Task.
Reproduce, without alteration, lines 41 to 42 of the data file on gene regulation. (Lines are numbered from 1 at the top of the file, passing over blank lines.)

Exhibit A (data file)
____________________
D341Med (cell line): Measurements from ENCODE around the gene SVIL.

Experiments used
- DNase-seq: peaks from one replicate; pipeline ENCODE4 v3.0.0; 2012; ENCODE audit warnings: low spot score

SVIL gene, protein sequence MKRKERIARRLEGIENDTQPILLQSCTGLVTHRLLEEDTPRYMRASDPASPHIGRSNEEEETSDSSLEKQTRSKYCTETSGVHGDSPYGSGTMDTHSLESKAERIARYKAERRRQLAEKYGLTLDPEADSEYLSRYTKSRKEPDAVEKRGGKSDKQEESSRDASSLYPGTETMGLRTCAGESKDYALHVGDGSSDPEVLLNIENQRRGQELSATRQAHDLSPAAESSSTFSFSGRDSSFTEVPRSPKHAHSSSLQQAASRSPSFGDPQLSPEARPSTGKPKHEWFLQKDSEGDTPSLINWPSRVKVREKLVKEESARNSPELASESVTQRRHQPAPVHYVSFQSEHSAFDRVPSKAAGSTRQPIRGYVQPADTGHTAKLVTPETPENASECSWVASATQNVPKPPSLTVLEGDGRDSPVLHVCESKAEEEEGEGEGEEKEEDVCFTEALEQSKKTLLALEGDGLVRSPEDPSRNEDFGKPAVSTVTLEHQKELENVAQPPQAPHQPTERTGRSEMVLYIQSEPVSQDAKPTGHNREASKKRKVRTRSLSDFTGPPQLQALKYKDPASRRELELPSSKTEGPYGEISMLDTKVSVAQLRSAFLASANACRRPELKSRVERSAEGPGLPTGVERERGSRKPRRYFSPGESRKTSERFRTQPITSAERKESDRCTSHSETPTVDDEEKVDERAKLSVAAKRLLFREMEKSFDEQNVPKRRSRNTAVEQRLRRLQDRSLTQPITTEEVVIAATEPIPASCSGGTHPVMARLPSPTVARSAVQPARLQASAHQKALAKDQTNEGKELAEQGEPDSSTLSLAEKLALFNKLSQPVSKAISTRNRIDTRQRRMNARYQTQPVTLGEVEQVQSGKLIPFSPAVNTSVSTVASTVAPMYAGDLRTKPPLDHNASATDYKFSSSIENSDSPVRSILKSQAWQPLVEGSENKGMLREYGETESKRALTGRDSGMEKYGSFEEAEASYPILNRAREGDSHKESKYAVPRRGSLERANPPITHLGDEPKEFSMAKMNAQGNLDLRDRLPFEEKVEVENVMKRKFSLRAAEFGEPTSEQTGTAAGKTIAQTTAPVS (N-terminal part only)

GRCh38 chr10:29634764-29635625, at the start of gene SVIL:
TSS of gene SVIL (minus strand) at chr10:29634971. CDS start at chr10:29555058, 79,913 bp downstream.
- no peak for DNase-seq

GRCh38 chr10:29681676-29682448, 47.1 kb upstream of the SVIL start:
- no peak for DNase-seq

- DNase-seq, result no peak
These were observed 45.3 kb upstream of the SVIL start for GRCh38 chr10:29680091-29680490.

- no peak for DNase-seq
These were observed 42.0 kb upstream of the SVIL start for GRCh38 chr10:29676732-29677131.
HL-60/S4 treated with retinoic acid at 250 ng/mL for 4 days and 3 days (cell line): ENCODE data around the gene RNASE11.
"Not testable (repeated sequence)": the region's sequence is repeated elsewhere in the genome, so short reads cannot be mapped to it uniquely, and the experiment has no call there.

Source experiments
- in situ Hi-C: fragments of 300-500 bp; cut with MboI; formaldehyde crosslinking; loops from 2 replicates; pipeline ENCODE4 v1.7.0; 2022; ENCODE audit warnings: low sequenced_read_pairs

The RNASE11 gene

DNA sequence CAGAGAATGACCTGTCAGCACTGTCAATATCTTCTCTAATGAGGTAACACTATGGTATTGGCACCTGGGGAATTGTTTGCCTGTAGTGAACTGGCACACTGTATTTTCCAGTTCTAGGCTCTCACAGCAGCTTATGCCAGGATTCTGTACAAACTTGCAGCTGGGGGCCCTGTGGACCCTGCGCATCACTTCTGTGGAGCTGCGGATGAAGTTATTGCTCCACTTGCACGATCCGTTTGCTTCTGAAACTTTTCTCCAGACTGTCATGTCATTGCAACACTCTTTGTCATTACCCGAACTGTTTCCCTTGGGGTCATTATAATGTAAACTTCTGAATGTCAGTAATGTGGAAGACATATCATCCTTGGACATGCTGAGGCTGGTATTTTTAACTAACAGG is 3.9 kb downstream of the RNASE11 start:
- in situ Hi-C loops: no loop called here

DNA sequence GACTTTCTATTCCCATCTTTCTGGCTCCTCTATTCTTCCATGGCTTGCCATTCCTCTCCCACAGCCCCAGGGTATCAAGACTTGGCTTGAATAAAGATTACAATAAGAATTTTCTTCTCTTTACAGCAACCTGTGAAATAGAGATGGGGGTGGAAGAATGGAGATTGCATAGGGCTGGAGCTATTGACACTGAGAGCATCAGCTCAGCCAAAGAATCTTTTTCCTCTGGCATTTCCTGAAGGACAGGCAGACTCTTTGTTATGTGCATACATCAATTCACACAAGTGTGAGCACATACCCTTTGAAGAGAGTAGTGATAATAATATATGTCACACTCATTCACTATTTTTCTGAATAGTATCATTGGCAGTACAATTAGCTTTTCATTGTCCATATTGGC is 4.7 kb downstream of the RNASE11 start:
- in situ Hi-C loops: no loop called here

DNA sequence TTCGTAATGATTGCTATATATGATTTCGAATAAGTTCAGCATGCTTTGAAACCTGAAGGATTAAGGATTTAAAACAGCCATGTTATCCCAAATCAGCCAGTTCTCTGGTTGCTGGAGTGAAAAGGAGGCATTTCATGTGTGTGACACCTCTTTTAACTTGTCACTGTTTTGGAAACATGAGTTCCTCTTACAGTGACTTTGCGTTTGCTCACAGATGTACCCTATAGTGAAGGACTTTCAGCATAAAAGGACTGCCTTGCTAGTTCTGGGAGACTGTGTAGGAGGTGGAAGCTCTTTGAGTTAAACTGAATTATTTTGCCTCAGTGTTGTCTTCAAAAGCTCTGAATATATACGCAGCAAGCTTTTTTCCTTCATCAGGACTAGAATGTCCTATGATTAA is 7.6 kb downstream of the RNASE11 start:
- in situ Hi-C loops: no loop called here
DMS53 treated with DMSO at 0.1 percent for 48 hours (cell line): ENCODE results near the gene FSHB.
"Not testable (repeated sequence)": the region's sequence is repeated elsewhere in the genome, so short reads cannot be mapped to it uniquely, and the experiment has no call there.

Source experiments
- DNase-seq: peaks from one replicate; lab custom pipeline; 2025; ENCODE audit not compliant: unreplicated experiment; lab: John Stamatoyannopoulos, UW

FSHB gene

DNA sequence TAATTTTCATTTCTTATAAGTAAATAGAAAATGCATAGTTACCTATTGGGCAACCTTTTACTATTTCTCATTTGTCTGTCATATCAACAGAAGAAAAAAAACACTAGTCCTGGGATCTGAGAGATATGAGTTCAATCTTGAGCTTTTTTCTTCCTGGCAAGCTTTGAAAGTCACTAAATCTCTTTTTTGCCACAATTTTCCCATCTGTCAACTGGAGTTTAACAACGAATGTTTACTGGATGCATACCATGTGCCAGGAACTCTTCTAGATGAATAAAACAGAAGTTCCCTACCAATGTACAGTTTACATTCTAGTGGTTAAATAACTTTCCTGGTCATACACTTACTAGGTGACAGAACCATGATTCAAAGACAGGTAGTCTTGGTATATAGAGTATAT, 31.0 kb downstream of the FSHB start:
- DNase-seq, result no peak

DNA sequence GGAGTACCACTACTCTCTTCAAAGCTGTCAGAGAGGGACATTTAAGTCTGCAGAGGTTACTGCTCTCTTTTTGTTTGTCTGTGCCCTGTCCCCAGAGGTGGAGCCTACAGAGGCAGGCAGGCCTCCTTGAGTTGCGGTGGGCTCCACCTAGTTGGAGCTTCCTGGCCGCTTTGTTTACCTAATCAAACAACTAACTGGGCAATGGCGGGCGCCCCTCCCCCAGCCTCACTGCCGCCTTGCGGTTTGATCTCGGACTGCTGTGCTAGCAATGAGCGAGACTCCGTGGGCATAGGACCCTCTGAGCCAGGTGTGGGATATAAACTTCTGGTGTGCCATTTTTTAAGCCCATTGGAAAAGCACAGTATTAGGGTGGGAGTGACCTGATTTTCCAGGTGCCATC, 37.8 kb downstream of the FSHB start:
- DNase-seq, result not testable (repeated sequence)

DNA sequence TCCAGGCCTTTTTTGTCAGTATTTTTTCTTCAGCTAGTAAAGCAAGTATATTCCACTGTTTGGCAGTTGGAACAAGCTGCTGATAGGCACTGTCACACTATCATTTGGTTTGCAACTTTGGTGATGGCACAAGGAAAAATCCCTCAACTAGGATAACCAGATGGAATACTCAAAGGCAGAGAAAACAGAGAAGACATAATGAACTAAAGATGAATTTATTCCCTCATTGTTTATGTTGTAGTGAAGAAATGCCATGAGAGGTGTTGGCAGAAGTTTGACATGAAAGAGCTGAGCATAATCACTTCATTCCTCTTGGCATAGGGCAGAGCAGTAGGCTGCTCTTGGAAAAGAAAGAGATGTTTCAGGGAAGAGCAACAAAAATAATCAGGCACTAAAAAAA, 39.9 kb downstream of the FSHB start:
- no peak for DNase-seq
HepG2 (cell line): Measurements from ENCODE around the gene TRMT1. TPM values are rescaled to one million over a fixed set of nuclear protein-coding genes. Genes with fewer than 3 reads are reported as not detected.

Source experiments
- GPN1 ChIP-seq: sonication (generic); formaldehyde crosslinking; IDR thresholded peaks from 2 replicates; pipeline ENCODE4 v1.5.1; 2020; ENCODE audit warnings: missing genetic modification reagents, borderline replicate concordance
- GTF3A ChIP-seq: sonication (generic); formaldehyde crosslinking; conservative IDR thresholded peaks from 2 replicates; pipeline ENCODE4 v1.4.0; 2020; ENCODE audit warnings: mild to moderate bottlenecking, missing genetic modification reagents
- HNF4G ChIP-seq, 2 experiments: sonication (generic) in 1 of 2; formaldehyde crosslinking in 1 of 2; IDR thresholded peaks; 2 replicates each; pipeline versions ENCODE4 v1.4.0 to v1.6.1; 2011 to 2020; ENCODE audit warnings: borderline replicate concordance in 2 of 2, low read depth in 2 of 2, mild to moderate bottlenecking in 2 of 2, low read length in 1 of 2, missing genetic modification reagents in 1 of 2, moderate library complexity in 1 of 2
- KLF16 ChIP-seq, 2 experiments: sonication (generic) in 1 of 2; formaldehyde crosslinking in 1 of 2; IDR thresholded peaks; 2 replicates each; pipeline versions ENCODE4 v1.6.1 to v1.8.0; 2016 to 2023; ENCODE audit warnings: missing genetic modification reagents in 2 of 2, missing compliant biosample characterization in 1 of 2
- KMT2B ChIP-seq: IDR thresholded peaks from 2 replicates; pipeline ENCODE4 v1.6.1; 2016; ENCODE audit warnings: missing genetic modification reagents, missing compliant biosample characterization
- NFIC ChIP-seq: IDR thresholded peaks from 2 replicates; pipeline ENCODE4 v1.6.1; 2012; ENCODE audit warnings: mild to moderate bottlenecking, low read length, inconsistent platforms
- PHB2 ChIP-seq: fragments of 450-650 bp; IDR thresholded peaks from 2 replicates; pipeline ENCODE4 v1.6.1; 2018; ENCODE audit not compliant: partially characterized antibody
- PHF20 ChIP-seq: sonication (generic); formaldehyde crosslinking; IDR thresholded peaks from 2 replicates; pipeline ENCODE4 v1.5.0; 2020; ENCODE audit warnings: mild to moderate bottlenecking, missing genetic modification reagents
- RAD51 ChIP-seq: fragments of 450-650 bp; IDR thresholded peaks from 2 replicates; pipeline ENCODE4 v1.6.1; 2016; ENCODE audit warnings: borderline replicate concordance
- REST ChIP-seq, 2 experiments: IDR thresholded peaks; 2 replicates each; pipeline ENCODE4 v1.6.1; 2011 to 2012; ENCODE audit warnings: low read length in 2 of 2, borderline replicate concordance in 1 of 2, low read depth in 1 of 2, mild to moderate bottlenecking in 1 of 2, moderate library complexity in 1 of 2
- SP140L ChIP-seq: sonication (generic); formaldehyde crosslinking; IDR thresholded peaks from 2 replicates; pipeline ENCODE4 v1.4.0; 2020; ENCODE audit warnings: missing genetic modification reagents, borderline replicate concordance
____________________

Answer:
- KLF16 ChIP-seq, 2 experiments: sonication (generic) in 1 of 2; formaldehyde crosslinking in 1 of 2; IDR thresholded peaks; 2 replicates each; pipeline versions ENCODE4 v1.6.1 to v1.8.0; 2016 to 2023; ENCODE audit warnings: missing genetic modification reagents in 2 of 2, missing compliant biosample characterization in 1 of 2
- KMT2B ChIP-seq: IDR thresholded peaks from 2 replicates; pipeline ENCODE4 v1.6.1; 2016; ENCODE audit warnings: missing genetic modification reagents, missing compliant biosample characterization